Giving Rukwatitan a tighter address within Titanosauria helps us flesh out a rough projection of its bauplan with a little phylogenetic bracketing. The neck was probably relatively long compared to the tail, evidenced by phylogenetic neighbours and proportions of the preserved vertebrae (note that the schematic above is probably a little wimpy on the neck end of things). It's limbs were likely robust and relatively equally sized, and it's skin probably lacked osteoderms. A short, deep skull seems likely because Rukwatitan is bracketed by short-faced Titanosauriformes, but note that the bracket here is quite loose thanks to the deficit of sauropod skull material. We leant heavily on the well-known anatomy of Malawisaurus for our reconstruction (Gomani 2005), including Scott Hartman's skeletal.

style="font-style: italic;">Rukwatitan: river victim

Quarry map of the Rukwatitan holotype specimen, looking at the cross-section of the quarry stratigraphy rather than a 'birds eye view' of a specimen spread over a single horizon. Note the distribution of the skeleton over two layers, the mudstones (representing overbank deposits - the riverbank) and sandstones (fluvial deposits - the river channel). From Gorscak et al. 2014.
The Rukwatitan type specimen has a story to tell beyond representing a new species and carving up African dinosaur biogeography: it has an unusual taphonomic history. The taphonomic agents removing bones from ancient carcasses destined to fossilise are largely anonymous: scavenging, decay and physical processes all have their part to play, but which processes affect specific specimens is often anyone's guess. This is not so with the Rukwatitan holotype: taphonomy, foul destroyer of data and frustrater of palaeontologists everywhere, has been caught with it's pants down.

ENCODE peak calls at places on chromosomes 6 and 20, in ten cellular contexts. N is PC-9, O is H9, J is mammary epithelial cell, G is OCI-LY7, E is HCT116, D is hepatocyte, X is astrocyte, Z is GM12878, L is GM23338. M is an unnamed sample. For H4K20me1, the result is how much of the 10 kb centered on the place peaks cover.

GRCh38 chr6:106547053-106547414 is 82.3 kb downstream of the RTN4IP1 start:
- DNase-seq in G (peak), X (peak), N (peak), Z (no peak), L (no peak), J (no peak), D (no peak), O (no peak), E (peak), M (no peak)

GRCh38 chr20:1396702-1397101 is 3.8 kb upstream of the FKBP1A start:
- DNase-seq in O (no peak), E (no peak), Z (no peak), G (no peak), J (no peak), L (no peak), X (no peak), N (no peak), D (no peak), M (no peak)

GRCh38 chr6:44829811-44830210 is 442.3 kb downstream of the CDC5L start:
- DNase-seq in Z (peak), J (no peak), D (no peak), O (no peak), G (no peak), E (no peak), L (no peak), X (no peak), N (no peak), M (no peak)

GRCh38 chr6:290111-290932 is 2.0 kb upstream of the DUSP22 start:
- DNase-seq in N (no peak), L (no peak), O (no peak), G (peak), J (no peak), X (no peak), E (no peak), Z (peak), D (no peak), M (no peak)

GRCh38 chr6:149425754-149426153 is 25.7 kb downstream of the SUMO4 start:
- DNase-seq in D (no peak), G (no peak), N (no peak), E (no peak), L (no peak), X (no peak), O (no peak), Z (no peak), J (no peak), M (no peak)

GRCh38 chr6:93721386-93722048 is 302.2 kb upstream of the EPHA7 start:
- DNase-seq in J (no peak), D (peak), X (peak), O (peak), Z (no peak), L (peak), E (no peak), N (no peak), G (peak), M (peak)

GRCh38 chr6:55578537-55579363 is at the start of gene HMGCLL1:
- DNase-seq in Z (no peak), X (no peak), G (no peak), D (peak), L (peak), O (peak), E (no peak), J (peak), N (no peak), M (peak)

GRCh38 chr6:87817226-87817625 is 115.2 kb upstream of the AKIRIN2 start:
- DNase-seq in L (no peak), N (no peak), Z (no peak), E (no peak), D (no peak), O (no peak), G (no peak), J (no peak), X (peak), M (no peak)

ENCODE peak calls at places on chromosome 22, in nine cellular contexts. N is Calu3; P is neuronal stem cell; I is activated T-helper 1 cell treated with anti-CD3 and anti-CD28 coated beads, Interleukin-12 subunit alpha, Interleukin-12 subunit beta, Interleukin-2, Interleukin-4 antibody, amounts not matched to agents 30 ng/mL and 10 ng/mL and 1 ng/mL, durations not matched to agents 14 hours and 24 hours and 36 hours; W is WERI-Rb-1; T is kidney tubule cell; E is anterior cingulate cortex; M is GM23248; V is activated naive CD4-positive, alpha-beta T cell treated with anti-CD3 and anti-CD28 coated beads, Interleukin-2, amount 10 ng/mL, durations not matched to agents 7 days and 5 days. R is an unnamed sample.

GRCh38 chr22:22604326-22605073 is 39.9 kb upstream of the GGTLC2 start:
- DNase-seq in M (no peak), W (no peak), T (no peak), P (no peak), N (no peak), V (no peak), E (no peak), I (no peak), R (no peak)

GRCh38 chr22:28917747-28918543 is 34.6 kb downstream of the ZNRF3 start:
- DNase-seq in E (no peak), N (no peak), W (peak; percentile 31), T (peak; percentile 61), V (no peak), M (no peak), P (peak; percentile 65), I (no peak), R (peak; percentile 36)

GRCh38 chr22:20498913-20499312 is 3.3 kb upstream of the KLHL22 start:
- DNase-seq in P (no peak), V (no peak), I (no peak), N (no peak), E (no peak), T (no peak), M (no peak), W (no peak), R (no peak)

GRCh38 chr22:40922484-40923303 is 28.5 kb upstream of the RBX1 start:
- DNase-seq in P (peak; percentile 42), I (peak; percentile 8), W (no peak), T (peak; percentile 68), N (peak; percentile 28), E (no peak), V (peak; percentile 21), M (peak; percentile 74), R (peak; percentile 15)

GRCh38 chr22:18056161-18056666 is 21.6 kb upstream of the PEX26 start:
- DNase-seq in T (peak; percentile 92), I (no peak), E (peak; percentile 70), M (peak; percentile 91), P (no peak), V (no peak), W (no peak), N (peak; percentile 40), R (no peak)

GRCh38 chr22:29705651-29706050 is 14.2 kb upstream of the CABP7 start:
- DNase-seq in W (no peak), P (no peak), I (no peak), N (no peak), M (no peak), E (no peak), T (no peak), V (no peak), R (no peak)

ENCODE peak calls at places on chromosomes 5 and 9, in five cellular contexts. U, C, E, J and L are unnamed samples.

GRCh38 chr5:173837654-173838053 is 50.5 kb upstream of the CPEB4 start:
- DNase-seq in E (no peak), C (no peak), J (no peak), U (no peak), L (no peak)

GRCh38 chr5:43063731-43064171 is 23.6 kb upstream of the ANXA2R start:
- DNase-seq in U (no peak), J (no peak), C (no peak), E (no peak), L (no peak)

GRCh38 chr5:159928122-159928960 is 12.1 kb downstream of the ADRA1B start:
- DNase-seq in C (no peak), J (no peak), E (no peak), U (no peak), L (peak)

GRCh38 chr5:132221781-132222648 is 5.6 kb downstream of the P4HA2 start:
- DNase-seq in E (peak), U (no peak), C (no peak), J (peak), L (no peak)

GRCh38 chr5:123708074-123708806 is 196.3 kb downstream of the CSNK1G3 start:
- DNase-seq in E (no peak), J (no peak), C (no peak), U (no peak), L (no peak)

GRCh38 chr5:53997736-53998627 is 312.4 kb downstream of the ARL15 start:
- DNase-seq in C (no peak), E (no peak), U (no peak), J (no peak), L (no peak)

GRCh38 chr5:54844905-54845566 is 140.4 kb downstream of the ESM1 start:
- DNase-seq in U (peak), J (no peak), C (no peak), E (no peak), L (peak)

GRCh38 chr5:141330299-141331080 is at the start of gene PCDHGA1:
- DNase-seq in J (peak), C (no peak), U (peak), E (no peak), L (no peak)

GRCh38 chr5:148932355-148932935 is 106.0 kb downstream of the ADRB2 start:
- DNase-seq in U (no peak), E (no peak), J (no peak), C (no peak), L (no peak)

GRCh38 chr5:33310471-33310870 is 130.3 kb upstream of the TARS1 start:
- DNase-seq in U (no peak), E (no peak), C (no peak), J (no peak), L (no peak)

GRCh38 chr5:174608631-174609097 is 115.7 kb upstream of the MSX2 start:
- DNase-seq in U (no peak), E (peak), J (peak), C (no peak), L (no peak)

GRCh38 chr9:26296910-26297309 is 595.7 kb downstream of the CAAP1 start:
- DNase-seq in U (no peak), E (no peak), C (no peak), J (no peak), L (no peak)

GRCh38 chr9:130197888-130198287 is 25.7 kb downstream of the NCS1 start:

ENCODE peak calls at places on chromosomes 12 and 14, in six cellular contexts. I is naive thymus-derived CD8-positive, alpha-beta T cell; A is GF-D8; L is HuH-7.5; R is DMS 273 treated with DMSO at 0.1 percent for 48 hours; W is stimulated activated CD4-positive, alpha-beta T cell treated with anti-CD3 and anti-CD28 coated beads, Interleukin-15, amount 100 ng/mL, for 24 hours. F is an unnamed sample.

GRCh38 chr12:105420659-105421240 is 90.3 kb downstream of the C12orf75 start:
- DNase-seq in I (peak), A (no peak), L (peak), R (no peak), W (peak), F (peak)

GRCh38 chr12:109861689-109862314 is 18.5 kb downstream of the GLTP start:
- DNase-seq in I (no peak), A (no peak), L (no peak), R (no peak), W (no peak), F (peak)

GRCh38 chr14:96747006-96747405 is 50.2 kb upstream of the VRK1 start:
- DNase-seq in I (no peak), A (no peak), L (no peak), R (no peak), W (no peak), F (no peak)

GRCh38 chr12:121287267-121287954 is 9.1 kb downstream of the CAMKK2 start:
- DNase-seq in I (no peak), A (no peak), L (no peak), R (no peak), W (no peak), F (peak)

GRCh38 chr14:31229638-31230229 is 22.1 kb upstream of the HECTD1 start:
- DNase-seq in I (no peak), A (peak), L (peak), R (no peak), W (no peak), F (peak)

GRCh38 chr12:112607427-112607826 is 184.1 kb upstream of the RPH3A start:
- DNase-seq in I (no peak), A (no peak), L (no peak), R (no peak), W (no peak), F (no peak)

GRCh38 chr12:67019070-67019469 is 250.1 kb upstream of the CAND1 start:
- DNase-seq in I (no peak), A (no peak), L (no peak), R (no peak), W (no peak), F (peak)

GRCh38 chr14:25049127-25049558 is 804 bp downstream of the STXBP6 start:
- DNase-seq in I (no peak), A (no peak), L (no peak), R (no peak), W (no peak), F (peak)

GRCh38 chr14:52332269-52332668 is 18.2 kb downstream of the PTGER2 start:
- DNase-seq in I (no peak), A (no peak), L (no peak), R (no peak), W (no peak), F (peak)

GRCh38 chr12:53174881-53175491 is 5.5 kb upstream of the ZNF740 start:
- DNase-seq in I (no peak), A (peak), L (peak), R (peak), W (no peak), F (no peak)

Unusually for a fossil of any kind, the Rukwatitan holotype is spread over two sedimentary horizons: a layer of fine clays and muds, which represent an ancient overbank deposit (the fine sediments laid down by floodwaters in the area alongside a river), and an irregularly bedded sandstone horizon (an erosive river channel deposited over the hardened muds). We can interpret this story as beginning with a Rukwatitan carcass lying alongside a river, having finally come to rest on it's left side, indicated by the left elements of the skeleton being preserved lowest in the sequence. Clearly, the left side of the animal was buried first. The semi-articulated nature of the remains indicate that the carcass was in reasonable shape while this was happening: there was probably still soft-tissues holding it together. How completely it was buried is not clear, but it was left long enough for those soft-tissues to at least rot and weaken, if not disappear entirely. We know this because the carcass was not left buried indefinitely: a river channel scoured through the muds burying the Rukwatitan and began removing pieces of the carcass either wholesale, or by breaking the bones to pieces. The Galula Formation is essentially a large river braidplain where large (hundred of metres wide, and c. 10 m deep), relatively straight rivers would frequently change course to rework their environment (Roberts et al. 2010). Even though preserved soils and root-systems indicate that the riverbanks were bound together by plants (presumably doing well in the sub-tropical climate - Roberts et al. 2010), it seems that they were no match for these large, ephemeral rivers, and the remains of ancient bank collapses were visible alongside the in situ Rukwatitan remains. Now exposed to a torrent of water, the carcass lost many smaller bones (these are absent in the holotype) and larger bones were being disassembled. If left unabated, this Rukwatitan would have probably been eroded completely, but the river channel was particularly short lived and rapidly filled with sand. Indeed, the high energy phase of the channel incision didn't last too long at all, as many larger bones were only transported metres downstream, and their broken margins still fit the elements left in the mudstones, indicating limited exposure on the newly formed riverbed. This left us with a good chunk of titanosaur to find, but Gorscak et al. (2014) think another 'river attack' - this time the River Namba - scoured more material away in recent years. The Rukwatitan species name, bisepultus, means 'twice buried', a reference to the holotype being a veteran of erosive and re-burial processes.

If you're moved by the story of Rukwatitan specimen RRBP 07409 and want to know how you can help dinosaurs who've suffered river attacks, please contact me for details of charities and fundraising events.